Climate change reporting in and about Pacific island region is pretty dismal, according to an analysis of local and UK newspapers presented at the conference.
With just a handful of journalists working on newspapers in the tiny island nations, there is little time to devote to writing about the impacts of climate change and how people adapt to it, said Lagipoiva Cherelle Jackson, editor of IISD Reporting Services, in Samoa.
Yet, she said, if a story gets written, it will probably be included in the newspaper, as the paper has to be filled — and with stretched staff, stories are valuable.
But the challenge is how to get overworked and underpaid journalists to write about climate change, a difficult issue to understand and report on comprehensively. The lack of detailed, local data on climate change also hampers the chances of such stories being written in the region.
“There is little time to devote to writing about the impacts of climate change and how people adapt to it”
Lagipoiva Cherelle Jackson
Internet access is expensive, with an hour of surfing sometimes costing as much as an hour's pay in the region, which adds another barrier to writing stories about climate that often need detailed investigation to get the facts and data right.
Expensive Internet access also means that online news is not as influential as print in the region, she said.
So how do you get more climate change reporting in the region? One way is to encourage foreign media to write about the issue in the Pacific, which can then be picked up by local newspapers. Other recommendations include providing more training to journalists and editors in the region.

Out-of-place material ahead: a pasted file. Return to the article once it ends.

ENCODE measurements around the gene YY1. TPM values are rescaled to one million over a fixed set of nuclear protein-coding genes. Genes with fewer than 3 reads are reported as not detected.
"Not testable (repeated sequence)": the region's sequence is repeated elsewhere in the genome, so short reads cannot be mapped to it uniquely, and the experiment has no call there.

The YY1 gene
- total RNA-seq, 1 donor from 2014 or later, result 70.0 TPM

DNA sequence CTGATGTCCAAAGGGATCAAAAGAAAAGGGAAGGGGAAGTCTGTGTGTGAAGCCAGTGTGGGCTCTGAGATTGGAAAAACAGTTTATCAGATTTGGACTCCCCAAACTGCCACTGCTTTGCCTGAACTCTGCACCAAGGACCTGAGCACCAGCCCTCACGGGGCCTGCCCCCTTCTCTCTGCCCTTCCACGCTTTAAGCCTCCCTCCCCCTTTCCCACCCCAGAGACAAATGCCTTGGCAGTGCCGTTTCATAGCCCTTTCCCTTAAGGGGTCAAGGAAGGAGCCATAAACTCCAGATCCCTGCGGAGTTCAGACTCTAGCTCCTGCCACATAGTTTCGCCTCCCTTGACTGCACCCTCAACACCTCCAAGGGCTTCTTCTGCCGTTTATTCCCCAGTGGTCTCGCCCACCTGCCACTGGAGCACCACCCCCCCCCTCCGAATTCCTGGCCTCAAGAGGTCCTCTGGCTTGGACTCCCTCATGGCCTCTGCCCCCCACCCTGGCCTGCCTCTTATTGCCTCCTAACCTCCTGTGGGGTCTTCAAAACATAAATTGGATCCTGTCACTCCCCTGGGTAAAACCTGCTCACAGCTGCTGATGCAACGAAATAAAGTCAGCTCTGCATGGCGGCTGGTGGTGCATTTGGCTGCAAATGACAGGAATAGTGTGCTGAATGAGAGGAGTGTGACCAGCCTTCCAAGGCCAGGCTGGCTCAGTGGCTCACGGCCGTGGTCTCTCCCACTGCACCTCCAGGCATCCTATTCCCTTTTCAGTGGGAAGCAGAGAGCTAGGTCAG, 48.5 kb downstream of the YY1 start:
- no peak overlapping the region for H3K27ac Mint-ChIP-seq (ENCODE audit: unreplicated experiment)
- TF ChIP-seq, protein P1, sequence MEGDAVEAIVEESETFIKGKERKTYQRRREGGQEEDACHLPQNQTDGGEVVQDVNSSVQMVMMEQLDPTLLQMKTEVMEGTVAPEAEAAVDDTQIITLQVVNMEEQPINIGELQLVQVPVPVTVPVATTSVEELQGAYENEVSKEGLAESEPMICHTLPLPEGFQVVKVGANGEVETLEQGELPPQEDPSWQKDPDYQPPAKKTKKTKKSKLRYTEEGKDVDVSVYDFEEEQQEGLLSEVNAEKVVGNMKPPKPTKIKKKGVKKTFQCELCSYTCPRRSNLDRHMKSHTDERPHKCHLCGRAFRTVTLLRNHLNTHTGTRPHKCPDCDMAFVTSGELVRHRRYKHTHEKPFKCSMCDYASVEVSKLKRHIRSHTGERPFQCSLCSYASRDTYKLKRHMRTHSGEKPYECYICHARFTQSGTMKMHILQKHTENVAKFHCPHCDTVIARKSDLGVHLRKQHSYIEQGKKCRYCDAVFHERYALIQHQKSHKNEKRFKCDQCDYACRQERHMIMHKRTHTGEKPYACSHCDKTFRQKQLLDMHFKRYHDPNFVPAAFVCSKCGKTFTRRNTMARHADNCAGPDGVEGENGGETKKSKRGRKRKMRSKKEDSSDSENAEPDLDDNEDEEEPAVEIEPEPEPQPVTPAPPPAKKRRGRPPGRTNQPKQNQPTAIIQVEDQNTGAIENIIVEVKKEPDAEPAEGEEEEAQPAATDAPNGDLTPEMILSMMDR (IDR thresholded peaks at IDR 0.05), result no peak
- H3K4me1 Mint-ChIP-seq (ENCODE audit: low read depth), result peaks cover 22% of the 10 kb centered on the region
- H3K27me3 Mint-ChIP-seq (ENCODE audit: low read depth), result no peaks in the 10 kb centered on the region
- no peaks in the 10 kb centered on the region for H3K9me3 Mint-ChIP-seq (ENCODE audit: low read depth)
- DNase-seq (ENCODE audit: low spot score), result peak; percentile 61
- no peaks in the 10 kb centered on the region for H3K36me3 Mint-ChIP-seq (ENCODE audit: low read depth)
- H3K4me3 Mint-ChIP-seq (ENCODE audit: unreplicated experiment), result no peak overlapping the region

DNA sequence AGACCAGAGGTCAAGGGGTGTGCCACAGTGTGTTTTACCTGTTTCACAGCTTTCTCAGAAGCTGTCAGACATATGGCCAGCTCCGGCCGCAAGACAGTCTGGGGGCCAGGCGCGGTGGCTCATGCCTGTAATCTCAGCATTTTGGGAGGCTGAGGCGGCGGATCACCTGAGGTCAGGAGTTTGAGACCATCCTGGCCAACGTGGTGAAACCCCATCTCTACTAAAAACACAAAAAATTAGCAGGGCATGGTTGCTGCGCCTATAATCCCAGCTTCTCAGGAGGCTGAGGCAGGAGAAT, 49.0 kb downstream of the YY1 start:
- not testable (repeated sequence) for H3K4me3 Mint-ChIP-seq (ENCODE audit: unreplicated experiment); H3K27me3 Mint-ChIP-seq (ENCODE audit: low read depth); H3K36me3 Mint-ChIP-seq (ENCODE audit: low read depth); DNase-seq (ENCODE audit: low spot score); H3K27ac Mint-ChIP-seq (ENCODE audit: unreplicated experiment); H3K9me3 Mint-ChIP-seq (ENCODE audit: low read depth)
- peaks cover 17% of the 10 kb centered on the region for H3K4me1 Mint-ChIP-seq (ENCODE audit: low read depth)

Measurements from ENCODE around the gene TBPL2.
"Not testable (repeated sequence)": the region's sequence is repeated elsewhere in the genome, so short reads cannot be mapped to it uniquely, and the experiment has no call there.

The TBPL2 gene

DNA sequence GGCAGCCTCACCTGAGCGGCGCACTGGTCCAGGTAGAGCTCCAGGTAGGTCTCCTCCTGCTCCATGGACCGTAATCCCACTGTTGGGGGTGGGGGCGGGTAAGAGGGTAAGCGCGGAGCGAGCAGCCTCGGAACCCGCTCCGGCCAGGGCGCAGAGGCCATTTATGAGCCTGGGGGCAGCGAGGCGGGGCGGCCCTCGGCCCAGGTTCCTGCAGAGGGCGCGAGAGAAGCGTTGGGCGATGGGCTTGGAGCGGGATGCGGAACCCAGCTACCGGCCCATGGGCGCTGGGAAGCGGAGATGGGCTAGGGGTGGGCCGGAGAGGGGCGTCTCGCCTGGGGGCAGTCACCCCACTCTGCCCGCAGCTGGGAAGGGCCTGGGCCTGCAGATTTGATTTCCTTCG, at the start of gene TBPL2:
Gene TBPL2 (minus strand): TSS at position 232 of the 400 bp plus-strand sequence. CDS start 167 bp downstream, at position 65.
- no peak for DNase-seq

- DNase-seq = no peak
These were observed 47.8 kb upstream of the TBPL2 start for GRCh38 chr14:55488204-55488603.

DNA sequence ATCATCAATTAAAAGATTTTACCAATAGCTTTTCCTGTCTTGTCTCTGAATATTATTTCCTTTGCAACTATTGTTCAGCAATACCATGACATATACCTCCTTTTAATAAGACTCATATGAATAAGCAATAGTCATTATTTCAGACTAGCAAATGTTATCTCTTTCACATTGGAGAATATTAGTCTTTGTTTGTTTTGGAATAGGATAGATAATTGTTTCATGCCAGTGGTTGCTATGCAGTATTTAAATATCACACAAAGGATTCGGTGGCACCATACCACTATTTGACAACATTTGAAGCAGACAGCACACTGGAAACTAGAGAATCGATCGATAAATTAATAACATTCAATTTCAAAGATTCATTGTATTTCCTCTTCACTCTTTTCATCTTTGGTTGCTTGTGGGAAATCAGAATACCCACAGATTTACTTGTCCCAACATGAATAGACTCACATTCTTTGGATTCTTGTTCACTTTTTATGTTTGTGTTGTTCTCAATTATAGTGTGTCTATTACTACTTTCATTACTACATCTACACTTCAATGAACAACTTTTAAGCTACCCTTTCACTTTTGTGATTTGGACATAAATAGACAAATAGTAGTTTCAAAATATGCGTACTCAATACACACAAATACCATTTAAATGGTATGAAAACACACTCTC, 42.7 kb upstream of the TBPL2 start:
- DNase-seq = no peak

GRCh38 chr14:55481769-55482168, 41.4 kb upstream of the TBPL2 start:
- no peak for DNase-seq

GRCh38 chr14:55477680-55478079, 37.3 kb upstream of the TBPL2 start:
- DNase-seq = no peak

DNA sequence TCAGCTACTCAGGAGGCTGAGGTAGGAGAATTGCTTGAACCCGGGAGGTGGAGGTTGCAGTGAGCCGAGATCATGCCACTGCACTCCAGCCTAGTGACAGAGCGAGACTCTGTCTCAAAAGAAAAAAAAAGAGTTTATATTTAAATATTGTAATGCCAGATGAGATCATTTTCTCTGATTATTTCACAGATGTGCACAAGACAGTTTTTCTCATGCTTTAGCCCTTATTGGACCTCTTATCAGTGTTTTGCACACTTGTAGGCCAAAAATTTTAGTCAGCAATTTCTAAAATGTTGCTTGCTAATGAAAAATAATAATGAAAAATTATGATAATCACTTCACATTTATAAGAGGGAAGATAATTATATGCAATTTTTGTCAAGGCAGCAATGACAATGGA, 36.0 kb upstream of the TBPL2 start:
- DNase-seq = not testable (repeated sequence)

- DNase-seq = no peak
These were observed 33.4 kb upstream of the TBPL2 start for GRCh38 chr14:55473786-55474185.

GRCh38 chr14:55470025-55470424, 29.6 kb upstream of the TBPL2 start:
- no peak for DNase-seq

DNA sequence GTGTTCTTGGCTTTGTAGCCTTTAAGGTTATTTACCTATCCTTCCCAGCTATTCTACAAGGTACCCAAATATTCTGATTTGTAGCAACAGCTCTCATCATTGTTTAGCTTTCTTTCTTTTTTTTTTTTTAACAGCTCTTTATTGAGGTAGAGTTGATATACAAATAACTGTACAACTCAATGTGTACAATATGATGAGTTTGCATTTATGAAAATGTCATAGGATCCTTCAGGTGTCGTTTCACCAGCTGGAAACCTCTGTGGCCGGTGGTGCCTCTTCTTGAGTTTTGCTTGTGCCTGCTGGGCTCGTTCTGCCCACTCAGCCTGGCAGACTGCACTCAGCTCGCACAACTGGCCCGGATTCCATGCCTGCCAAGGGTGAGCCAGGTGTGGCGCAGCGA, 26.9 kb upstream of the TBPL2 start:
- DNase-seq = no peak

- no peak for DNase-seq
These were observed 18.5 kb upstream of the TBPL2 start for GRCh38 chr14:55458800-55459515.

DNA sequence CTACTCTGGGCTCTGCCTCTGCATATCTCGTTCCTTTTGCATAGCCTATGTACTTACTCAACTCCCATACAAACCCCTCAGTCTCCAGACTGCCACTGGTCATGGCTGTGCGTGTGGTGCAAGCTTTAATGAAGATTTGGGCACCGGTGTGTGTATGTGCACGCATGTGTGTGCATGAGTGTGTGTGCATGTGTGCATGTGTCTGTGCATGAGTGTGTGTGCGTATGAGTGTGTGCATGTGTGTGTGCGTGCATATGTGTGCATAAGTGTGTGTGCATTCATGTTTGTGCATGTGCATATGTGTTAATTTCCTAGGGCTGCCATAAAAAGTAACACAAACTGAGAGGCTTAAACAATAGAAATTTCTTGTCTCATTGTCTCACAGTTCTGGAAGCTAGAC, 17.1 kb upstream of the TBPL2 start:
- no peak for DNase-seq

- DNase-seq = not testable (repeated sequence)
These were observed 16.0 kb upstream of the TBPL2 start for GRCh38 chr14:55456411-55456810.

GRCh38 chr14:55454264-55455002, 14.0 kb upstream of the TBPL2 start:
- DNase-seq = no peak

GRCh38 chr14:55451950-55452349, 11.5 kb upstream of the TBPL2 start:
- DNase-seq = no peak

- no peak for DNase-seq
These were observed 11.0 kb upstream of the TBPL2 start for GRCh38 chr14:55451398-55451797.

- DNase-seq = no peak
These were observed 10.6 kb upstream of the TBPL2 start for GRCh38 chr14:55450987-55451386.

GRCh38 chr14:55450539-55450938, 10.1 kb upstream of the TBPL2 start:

Link to full study
Beware of smokescreens
The role of the media and science journalists in informing the public about controversial issues — and how this role can be manipulated — has been a hot topic during the conference.
When experts present conflicting opinions, how can journalists know whether such conflicts are genuine or whether they have been manipulated by vested interests?
One example that particularly stuck out for me was presented by Louis Kyriakoudes, a historian at the University of Southern Mississippi.
Kyriakoudes discussed the tobacco industry's efforts to manipulate media coverage of the science of tobacco and how it affects health in an attempt to influence public thinking on the effects of cigarette smoking.
He highlighted the long history of tobacco industries in the United States since the introduction of the Camel cigarette by tobacco company RJ Reynolds in North Carolina in 1913 — exactly a century ago.
Since then, as we know, the production and consumption of tobacco has become a controversial public debate around the world.
Kyriakoudes said that tobacco companies in the United States tried hard to survive under the pressure of public health debates — following findings that cigarettes were addictive, carcinogenic and caused hazards not only to the smokers themselves but also to passive smokers — and litigations.
But tobacco and cigarettes were not merely public health issues, he said, but a political and economic one. When the pressure grew too much, tobacco companies struck back by hiring reputable PR agencies and industrial law firms to try and convince the public that cigarettes were safe and not addictive as they had been led to believe by media reports. They also promoted Joe Camel, an 'icon' created by RJ Reynolds to attract adolescents to smoking.
Companies even went as far as to sponsor scientists to create discourse that individuals had the freedom and right to choose whether or not to smoke.
All of this put the media in a difficult position with regards to what to report on, further compounded by issues such as cigarette advertisements and the fate of tobacco plantations in several states such as North Carolina.
A book, Tobacco Capitalism — written by anthropologist Peter Benson and published in 2012 — further explores the history of tobacco plantations in this state.
Irwan Julianto, Wellcome Trust funded intern